UMN students conduct survey for Gray’s Cafe

The Net Impact student group usually assists nonprofits, but has turned to helping local Dinkytown businesses.


David Stager

The interior of Gray’s, a restaurant and cafe in Dinkytown on Tuesday, Dec. 14. Gray’s is partnering with a class of UMN Carlson students to analyze their social media and marketing approaches.

by Caleb Hensin

Net Impact, a University of Minnesota student group, worked with Gray’s Cafe in Dinkytown throughout the fall semester to survey customers and increase their presence on social media.

The group operated Gray’s social media and gathered survey results through the fall semester and they plan to continue in the spring semester. The over 400 respondents indicated that they were college-aged and used the space to study.

The group worked with nonprofits in past semesters, but took an interest in Dinkytown’s small businesses this year.

“I wanted to expand into local businesses in Dinkytown because I’m passionate about the way it looks right now,” said Madison Romain, a third-year student majoring in supply chain and operations management. “When I first started attending the University, it made college feel like home, and it’s been hard to watch some of the local businesses there start to close.”

Romain led the student team working with Gray’s Cafe, which has been in Dinkytown for over 100 years.

Owner Lynn Nyman gave the students access to the social media accounts and they went to work. The group posted on social media and hung up fliers around campus with QR codes to fill out a survey about the cafe.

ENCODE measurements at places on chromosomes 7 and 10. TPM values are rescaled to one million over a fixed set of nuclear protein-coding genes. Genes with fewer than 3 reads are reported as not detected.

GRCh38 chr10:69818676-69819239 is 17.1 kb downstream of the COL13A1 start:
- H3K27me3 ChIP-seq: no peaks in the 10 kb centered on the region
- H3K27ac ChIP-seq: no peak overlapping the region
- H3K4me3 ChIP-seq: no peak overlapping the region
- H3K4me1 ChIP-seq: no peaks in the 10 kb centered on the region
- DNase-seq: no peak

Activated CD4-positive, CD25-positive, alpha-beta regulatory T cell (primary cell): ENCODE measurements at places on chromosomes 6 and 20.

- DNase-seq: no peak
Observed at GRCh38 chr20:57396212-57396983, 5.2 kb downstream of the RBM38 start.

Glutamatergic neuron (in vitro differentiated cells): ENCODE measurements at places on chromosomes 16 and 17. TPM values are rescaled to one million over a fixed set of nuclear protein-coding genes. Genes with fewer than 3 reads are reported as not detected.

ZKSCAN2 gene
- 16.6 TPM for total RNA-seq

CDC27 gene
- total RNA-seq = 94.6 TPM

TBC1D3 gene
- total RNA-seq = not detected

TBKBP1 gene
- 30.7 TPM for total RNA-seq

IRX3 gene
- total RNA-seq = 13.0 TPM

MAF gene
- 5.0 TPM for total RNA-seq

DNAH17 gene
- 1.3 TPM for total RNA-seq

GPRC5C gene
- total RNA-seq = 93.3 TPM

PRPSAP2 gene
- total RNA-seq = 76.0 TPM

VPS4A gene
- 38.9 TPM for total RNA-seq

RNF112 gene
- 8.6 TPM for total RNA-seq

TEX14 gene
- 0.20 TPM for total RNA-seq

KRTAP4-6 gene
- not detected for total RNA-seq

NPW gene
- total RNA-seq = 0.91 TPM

“I wanted to let them do their thing without interrupting daily business,” Nyman said. “It seemed like a good opportunity for all of us.”

Olivia Alberts is a third-year student double majoring in computer science and management information systems. She attended Net Impact meetings and analyzed the data from the survey.

“I was intrigued by the opportunity to make a real impact at a community business I visit with my friends often,” Alberts said.

Alberts said that the larger sample size helped the accuracy of their findings.

The survey asked demographic questions such as age and why the participants visited Gray’s Cafe. Participants also answered how likely they were to participate in different events, such as karaoke nights, and how likely they were to buy happy hour deals.

“It became clear that students ages 18 to 24 primarily view Gray’s as a study spot, but they would like to go to Gray’s for the bar aspect as well,” Alberts said. About 70% of students answered “coffee shop vibes” as their perception of Gray’s.

“When asked which deals they would be most interested in, ‘alcohol deals’ was the top choice, with an overall 82% approval rating,” Alberts said. Coffee deals were a close second.

According to Alberts’ analysis, 29% of people who filled out the free response section said that price was an important factor.

“This shows that above being a study spot or a bar, price is the primary motivating factor for students,” Alberts said.

Net Impact members created advertisements, a strategy proposal and a social media toolkit, particularly for Gray’s Instagram account.

Alberts said the group intends for the project with Gray’s to continue into the spring semester. Romain said she also plans to assist more Dinkytown businesses, such as The Book House, a local used book store that opened in 1976, and Alpha Print, a print service shop.

“I’m excited to keep the ball rolling with this project now that we have a better understanding of what the Dinkytown community wants from Gray’s,” Albert said.